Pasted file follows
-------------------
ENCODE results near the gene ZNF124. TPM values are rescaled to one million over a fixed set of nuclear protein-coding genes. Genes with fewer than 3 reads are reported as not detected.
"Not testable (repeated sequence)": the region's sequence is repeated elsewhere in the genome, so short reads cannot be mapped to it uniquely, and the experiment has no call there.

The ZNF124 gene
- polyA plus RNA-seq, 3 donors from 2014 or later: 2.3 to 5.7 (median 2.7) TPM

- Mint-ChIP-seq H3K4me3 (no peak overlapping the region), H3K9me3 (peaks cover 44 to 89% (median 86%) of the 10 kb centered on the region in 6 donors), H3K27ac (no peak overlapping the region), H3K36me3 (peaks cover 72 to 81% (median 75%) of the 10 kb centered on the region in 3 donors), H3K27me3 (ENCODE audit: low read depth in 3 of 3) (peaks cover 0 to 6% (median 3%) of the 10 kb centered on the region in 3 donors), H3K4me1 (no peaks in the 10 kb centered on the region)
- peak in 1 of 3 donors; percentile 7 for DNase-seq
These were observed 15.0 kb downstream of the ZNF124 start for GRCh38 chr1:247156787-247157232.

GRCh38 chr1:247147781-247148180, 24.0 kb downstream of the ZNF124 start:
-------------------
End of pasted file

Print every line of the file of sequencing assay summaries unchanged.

ENCODE results near the gene ZNF124. TPM values are rescaled to one million over a fixed set of nuclear protein-coding genes. Genes with fewer than 3 reads are reported as not detected.
"Not testable (repeated sequence)": the region's sequence is repeated elsewhere in the genome, so short reads cannot be mapped to it uniquely, and the experiment has no call there.

The ZNF124 gene
- polyA plus RNA-seq, 3 donors from 2014 or later: 2.3 to 5.7 (median 2.7) TPM

- Mint-ChIP-seq H3K4me3 (no peak overlapping the region), H3K9me3 (peaks cover 44 to 89% (median 86%) of the 10 kb centered on the region in 6 donors), H3K27ac (no peak overlapping the region), H3K36me3 (peaks cover 72 to 81% (median 75%) of the 10 kb centered on the region in 3 donors), H3K27me3 (ENCODE audit: low read depth in 3 of 3) (peaks cover 0 to 6% (median 3%) of the 10 kb centered on the region in 3 donors), H3K4me1 (no peaks in the 10 kb centered on the region)
- peak in 1 of 3 donors; percentile 7 for DNase-seq
These were observed 15.0 kb downstream of the ZNF124 start for GRCh38 chr1:247156787-247157232.

GRCh38 chr1:247147781-247148180, 24.0 kb downstream of the ZNF124 start: